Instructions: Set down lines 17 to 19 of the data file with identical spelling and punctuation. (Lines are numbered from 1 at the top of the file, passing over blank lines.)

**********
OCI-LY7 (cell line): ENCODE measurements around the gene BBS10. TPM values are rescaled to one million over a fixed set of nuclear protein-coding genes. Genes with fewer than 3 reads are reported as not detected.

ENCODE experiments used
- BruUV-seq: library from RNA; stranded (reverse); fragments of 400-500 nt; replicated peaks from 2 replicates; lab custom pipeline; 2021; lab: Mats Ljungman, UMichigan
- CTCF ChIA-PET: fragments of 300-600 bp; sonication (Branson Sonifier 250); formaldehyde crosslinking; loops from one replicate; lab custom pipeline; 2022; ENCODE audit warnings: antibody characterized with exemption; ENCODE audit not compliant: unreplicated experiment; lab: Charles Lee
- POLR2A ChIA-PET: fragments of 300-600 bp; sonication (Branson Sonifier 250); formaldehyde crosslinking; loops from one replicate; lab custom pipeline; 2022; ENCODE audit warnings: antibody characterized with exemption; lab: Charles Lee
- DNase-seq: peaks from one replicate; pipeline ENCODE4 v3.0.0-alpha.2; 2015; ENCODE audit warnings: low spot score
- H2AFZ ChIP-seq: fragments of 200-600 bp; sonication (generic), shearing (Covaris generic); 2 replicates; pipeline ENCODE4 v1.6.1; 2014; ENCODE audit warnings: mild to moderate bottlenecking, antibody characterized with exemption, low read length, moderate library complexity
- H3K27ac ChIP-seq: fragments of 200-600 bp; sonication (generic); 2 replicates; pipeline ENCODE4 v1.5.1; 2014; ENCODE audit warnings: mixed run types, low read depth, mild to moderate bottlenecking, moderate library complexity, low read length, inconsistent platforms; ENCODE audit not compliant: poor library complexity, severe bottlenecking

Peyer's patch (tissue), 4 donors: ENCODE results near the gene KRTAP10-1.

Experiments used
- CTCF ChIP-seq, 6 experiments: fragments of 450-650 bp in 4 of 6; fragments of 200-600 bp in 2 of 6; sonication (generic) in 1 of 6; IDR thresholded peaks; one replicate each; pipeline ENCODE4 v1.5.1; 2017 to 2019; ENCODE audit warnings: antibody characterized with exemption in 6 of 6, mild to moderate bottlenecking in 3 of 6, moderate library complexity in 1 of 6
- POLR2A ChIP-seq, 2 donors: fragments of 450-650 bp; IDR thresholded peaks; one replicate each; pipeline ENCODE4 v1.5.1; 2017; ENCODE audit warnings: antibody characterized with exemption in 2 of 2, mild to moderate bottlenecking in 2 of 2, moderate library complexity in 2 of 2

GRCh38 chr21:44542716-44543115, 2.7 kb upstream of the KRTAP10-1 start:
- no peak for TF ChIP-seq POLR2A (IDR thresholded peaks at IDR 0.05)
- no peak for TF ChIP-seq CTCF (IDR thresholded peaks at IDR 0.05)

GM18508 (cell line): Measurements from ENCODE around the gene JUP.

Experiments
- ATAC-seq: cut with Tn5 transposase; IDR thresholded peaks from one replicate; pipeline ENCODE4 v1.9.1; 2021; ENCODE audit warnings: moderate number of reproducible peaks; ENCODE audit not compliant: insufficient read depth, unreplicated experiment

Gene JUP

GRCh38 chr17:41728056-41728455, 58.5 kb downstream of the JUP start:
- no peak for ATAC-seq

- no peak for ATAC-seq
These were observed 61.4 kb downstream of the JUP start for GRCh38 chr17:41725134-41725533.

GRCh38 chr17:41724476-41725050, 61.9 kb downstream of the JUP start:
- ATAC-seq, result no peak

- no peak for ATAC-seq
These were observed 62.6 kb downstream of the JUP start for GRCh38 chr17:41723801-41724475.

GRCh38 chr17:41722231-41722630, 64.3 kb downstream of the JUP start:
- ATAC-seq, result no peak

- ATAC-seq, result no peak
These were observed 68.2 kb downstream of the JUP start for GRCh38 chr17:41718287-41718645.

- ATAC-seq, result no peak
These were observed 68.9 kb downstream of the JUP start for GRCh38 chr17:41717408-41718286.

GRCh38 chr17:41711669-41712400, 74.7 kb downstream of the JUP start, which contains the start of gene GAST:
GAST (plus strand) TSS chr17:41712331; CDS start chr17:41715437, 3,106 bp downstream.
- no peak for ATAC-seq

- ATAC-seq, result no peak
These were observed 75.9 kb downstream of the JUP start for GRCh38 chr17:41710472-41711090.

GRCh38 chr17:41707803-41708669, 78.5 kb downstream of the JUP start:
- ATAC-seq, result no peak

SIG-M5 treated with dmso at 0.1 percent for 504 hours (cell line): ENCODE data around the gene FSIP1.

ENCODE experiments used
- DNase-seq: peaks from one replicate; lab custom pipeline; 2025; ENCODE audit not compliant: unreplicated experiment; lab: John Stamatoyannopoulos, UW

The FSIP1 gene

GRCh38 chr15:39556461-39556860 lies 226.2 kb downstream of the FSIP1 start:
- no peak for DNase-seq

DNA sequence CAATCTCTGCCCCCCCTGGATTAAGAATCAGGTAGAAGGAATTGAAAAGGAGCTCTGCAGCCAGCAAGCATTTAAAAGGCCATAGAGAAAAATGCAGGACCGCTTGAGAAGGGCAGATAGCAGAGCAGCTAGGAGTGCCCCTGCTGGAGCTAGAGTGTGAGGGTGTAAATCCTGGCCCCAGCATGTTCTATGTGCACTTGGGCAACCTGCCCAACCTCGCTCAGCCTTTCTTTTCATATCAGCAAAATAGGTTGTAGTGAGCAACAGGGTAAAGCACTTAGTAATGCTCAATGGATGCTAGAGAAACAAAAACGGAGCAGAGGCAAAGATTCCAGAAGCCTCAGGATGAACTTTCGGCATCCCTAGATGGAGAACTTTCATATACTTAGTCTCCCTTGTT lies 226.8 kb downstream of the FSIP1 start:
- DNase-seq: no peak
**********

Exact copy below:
Experiments
- ATAC-seq: cut with Tn5 transposase; IDR thresholded peaks from one replicate; pipeline ENCODE4 v1.9.1; 2021; ENCODE audit warnings: moderate number of reproducible peaks; ENCODE audit not compliant: insufficient read depth, unreplicated experiment

Gene JUP